Friday, December 23, 2011

80/20 Marketing: The $10-Million Case Study

80/20 Marketing is based on the 80/20 Rule, aka the Pareto Principle: in life -- and in your marketing -- only a few things matter. Most things don't.

About 20% of what you do to promote your business produces 80% of your profits, give or take. Most things you do to promote your business are a waste of time and money.

Don't believe me?

Look at your calendar for last week. How many hours of effort produced real profits?

I'll wait ...

Okay. You're probably peeved right now, but relax. There's a $10-million silver lining to all this.

Because, if 80% of what you're doing to promote your business is a waste of time and money, that means you have plenty of time and money to redeploy into the high-value, 20% activities that are already producing the bulk of your profits.

In other words, you can boost your profits fairly rapidly -- and predictably -- by doing more of what really makes you money in the time you now waste doing what doesn't.

Want to see a $10-million example of this?

Look at Plenty of Fish, the renegade Canadian dating web site first profiled by Inc. magazine in 2009.

The sub-headline to the story tells you all you need to know about his 80/20 success:

"Markus Frind works one hour a day and brings in $10 million a year. How does he do it? He keeps things simple."

The entire story is well worth your read, but here are the highlights and takeaway lessons you can use:
Five years ago, [Frind] started Plenty of Fish with no money, no plan, and scant knowledge of how to build a Web business. Today, according to the research firm Hitwise, his creation is the largest dating website in the U.S. and quite possibly the world.

Until 2007, Frind had a staff of exactly zero. Today, he employs just three customer service workers, who check for spam and delete nude images from the Plenty of Fish website while Frind handles everything else.
Bottom line: by doing only the vital few things that make him money, Markus Frind can ignore the trivial many things that don’t.

And make no mistake -- those trivial 80% matters are clamoring non-stop for his attention (and yours):
Frind is aware of his site's flaws but isn't eager to fix them. "There's no point in making trivial adjustments," he says. Frind's approach -- and the reason he spends so little time actually working -- is to do no harm.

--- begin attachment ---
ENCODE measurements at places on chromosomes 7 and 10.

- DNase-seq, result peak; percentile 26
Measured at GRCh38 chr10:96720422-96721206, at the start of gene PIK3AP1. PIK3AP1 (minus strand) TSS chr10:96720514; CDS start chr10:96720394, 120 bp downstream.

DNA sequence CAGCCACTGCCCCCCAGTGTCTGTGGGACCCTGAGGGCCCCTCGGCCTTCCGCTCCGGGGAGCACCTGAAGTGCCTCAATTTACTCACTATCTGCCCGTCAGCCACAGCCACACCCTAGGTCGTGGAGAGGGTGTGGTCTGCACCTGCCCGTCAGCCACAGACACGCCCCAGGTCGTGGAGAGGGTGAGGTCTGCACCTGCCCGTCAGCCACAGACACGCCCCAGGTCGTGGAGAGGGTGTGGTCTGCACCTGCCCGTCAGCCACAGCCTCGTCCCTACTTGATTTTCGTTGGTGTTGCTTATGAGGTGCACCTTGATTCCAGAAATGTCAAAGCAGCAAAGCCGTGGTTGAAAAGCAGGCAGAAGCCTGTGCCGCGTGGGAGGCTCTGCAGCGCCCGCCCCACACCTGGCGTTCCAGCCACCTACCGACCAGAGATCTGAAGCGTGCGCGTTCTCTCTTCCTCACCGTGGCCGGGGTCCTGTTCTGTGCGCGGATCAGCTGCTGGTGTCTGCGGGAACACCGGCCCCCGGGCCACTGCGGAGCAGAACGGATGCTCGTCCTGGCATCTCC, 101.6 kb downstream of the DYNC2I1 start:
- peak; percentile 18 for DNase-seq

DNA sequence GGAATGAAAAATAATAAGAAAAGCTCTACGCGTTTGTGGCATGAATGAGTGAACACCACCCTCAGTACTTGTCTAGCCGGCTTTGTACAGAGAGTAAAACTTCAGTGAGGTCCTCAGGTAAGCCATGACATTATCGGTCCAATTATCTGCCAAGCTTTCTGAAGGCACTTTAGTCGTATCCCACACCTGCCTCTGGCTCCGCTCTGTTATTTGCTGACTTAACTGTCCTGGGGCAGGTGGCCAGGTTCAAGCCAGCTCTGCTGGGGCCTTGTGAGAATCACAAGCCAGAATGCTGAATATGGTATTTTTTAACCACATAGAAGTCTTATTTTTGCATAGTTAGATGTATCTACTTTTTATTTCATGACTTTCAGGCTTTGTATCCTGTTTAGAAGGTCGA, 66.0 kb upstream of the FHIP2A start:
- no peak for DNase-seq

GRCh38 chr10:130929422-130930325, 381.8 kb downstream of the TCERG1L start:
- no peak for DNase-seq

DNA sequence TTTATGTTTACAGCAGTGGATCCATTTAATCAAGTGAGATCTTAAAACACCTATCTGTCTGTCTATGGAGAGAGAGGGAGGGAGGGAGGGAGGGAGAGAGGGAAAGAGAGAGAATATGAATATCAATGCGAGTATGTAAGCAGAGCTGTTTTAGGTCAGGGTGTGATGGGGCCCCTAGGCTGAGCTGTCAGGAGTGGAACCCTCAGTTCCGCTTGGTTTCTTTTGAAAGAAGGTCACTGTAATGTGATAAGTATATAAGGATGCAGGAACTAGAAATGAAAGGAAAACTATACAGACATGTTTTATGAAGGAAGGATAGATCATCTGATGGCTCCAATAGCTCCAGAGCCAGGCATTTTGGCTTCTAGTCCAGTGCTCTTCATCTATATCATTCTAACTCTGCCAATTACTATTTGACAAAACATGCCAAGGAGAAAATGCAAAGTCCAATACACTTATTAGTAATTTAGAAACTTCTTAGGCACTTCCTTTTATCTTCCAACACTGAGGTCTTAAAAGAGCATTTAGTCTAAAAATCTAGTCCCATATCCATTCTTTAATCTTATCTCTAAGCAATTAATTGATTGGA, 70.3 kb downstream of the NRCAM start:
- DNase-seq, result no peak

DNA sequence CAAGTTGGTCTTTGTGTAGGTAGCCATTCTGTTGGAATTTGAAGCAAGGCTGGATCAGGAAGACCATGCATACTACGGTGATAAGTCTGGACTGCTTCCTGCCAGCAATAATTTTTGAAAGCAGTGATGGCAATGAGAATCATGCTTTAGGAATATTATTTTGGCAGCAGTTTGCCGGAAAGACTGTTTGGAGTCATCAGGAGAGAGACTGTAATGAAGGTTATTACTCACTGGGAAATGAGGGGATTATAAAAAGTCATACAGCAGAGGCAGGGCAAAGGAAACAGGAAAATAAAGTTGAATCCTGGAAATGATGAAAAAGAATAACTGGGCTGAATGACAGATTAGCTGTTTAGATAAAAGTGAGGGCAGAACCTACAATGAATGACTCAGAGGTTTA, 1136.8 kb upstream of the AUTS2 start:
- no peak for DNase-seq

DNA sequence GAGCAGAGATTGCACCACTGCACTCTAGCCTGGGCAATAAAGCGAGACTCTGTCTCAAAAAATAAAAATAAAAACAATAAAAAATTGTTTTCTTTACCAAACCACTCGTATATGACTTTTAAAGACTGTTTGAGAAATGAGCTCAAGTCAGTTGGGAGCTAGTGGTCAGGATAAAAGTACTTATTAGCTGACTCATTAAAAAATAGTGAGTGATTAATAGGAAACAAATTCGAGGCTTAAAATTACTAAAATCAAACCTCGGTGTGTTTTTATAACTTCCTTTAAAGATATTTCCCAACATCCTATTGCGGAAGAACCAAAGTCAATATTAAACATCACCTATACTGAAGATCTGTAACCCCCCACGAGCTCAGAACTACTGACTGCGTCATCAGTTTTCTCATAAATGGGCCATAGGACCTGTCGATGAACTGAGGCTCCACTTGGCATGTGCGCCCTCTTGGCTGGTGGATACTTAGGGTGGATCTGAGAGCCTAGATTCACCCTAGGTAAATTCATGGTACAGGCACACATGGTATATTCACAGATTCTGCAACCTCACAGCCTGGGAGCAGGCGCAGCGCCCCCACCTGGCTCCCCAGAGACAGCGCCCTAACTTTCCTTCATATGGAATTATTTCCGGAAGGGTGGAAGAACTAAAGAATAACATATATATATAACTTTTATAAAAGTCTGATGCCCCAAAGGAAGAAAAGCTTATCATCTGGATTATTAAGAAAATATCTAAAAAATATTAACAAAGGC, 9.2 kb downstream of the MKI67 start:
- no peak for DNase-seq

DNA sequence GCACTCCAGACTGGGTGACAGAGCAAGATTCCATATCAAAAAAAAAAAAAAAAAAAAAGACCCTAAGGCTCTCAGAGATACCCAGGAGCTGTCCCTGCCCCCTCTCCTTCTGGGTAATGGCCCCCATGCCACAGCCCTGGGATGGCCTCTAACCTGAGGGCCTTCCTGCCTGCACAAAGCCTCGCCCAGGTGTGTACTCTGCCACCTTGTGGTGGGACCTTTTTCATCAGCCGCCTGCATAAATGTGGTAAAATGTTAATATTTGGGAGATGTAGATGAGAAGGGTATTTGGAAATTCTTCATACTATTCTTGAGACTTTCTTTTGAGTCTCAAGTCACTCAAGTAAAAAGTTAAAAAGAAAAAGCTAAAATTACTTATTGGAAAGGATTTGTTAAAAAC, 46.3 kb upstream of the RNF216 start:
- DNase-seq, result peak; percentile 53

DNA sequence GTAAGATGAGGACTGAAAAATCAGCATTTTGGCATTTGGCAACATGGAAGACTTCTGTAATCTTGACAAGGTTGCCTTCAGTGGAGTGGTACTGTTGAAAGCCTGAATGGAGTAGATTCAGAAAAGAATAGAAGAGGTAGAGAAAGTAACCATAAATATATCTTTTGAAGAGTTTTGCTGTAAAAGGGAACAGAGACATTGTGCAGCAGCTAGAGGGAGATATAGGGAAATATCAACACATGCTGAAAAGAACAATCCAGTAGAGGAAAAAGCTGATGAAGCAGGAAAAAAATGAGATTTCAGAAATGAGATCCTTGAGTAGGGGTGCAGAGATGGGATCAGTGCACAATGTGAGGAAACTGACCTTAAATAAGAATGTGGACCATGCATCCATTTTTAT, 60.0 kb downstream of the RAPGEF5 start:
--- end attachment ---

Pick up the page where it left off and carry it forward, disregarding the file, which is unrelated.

Frind's 80/20 Marketing success puts him at the top of the food chain, where he can look down and laugh at Groupon, Yahoo, and other complex, labor-intensive businesses that don’t throw off a fraction of the profit per employee that his elegant little operation does.

His success formula is simple. Do what makes you money. Drop or delegate the rest.

So, what makes money for Frind and Plenty of Fish?

Here are 3 of the biggest keys to his 80/20 Marketing success ...

1) Get noticed

"Frind knew little about search-engine optimization or online advertising, but he was a quick study. From March to November 2003, his site expanded from 40 members to 10,000."

The more people who found Plenty of Fish in Google, the more he profited from the ads running on his site. More users attracted more advertisers, in a virtuous circle that caused his profits to skyrocket.

Question: What are you doing today to REALLY get your business noticed?

2) Deliver an outstanding user experience

In a 2006 interview with Web Publishing, Frind says:

"I suppose that the biggest issue has always been performance, In order handle 14-15 million pageviews a day on 4 servers you have to constantly tweak the database, as execution paths etc change as the database grows and load increases."

How do you know you're delivering an experience people want? Test.

"There is no magic bullet, but you should always test new designs or new text etc to get the result that you want. You will never have the worst design and never the best, but through testing you can always improve."

Get that? The more dates his site found for users, the more users found his site -- through word of mouth and media coverage.

That means you need to test your web pages, phone scripts, emails -- everything you do or say to prospects and clients.

Question: What are you testing today?

3) Keep things simple

According to the Inc. interview:
Amazingly, Frind has set up his company so that doing everything else amounts to doing almost nothing at all. "I usually accomplish everything in the first hour," he says, before pausing for a moment to think this over. "Actually, in the first 10 or 15 minutes."